According to KPMG report, shifting driving risk to auto manufacturers and adoption of mobility-on-demand will significantly impact insurance business.
“Insurance companies will have to make important strategic and tactical changes sooner than anticipated to navigate through this turbulent transformation of the industry,” said Jerry Albright, principal in KPMG’s Actuarial and Insurance Risk practice. “New business models bring about a decade or so of a ‘chaotic middle’ as insurers adjust their strategies and operations as autonomous vehicle technologies significantly deplete the need for personal auto insurance.”
Chris Nyce, principal in KPMG’s Actuarial and Insurance Risk practice, added, “Building the latest observations into our actuarial model affirms the projected long-term decline in the number of auto accidents overall, and the share of accident claims funded by personal auto policies will also contract. Partially offsetting this, average repair costs will continue to increase at a higher rate than overall inflation as new technologies in future cars become more expensive to repair.”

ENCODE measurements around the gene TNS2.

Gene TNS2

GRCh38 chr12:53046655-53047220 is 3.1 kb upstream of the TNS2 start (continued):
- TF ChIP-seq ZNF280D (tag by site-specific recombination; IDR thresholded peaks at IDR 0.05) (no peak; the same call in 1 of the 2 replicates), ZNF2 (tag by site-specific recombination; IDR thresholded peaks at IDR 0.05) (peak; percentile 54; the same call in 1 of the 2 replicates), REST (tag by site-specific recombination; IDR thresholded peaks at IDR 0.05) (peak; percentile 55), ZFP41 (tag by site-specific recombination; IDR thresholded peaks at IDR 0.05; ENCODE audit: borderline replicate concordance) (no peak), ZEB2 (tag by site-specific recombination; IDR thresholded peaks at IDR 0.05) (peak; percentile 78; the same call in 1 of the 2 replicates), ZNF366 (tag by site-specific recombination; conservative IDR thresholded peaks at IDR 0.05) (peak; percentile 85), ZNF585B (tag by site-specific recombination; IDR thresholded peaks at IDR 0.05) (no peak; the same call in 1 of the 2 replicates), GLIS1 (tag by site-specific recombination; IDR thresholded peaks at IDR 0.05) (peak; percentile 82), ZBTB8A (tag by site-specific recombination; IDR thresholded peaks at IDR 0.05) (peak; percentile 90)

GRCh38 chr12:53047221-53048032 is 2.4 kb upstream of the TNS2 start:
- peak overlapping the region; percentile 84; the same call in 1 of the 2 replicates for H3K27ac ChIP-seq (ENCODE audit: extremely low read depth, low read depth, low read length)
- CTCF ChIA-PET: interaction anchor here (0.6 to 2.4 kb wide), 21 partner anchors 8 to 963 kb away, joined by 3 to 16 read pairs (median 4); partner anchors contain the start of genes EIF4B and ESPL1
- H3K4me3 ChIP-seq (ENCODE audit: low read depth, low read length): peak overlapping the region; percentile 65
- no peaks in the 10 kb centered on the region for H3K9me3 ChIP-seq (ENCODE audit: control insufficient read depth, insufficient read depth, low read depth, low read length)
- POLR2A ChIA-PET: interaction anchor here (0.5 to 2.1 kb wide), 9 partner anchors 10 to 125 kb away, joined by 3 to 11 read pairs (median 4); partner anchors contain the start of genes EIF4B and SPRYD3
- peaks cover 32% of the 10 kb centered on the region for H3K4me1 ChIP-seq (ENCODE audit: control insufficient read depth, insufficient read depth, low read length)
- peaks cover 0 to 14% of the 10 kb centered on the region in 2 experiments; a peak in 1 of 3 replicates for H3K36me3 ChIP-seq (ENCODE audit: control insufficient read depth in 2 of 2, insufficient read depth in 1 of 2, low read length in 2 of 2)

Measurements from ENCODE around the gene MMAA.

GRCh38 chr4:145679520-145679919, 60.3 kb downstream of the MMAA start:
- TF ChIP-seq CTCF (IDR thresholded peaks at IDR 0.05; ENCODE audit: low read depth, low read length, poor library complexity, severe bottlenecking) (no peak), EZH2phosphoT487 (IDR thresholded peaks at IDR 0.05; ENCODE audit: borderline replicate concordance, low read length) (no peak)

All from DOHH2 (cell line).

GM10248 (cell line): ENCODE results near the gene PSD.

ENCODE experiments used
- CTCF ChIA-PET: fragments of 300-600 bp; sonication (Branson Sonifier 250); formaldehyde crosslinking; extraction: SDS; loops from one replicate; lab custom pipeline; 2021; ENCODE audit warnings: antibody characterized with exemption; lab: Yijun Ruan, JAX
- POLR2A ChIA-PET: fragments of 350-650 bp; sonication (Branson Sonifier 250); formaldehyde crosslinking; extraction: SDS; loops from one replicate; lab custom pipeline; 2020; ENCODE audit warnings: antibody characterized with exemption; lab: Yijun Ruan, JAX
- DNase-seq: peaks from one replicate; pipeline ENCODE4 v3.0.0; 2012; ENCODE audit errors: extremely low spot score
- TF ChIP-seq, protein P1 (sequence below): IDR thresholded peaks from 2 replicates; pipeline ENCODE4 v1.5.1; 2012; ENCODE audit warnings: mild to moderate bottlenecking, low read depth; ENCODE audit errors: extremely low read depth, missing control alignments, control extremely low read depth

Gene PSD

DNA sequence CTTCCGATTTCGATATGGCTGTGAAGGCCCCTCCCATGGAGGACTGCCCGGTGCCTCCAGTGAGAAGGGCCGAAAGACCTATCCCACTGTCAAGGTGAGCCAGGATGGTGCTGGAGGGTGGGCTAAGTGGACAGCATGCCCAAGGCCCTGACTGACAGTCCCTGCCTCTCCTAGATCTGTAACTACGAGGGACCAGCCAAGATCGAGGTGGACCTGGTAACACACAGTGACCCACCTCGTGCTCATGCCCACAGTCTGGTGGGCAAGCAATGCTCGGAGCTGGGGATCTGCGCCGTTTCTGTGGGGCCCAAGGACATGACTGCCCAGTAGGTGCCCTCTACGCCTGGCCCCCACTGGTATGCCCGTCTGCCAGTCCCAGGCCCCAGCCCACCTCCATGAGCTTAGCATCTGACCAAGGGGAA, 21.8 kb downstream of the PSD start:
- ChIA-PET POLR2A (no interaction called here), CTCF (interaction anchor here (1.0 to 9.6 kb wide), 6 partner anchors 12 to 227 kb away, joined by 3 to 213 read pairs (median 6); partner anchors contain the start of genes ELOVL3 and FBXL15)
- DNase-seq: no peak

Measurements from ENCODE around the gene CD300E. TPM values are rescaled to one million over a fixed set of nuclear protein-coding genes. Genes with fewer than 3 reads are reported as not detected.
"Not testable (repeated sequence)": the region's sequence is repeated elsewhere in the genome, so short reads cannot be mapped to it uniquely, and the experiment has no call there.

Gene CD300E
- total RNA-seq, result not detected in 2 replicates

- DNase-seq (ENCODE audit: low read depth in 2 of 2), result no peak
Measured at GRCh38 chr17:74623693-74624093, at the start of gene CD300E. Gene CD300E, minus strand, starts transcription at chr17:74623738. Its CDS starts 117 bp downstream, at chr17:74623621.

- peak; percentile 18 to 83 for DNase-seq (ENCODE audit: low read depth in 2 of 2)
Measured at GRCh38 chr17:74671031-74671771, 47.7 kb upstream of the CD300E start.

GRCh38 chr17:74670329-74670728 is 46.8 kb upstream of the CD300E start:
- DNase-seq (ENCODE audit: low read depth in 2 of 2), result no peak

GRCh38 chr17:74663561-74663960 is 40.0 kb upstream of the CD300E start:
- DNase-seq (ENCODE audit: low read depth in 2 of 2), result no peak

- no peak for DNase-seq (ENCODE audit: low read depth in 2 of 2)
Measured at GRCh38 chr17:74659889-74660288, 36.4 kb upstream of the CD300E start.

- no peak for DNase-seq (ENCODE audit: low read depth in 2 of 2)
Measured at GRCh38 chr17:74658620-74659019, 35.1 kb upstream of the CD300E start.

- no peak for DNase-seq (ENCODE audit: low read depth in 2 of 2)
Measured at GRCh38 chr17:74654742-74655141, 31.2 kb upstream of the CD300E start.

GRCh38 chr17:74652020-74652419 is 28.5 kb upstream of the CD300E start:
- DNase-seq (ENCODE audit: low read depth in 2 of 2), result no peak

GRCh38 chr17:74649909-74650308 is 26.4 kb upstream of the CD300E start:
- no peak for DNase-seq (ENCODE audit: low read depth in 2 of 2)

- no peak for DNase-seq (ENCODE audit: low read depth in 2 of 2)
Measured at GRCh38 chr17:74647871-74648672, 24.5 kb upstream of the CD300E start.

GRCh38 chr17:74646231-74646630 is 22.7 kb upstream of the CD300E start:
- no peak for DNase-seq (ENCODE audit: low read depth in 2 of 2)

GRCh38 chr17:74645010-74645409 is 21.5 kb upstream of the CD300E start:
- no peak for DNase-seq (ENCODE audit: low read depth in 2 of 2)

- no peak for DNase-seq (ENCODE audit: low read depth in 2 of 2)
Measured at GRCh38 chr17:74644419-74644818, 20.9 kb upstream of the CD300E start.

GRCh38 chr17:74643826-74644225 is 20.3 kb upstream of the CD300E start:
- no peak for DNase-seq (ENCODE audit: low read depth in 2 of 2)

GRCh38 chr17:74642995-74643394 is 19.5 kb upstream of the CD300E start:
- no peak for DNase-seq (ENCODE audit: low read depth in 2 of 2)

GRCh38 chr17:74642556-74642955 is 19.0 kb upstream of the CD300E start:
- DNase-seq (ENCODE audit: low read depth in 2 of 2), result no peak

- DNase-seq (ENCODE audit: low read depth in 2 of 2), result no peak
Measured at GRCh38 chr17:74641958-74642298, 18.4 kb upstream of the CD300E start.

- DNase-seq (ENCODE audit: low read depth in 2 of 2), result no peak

Three major forces are disrupting the current, $247 billion premium, auto insurance marketplace:
“Insurance companies are varied in their level of preparedness for this disruption and many have taken limited action to face this challenge,” said Joe Schneider, managing director at KPMG Corporate Finance LLC. “As a result, auto insurers may choose to branch out into home-related products, or other commercial coverage, to benefit from diversification.”
By 2024, the majority of travel within cities and surrounding suburbs is expected to be on-demand rather than with a personal vehicle, and by 2035 it is expected to be the new normal in transportation. As a result, products liability coverage and other new types of insurance are expected to pay a greater share of claims resulting from roadway accidents. Cyber risk is a good example of a new type of risk associated with the era of driverless cars, and market participants are building new products to cover the potential hacking of autonomous vehicles.
The auto insurance industry is further disrupted by the surge of “smart money” generated by a variety of sources including venture capital (VC) firms.
“The infusion of capital is boosting the development of autonomous capabilities and related business models, thereby accelerating the pace at which highly automated vehicles will hit the market,” added Schneider.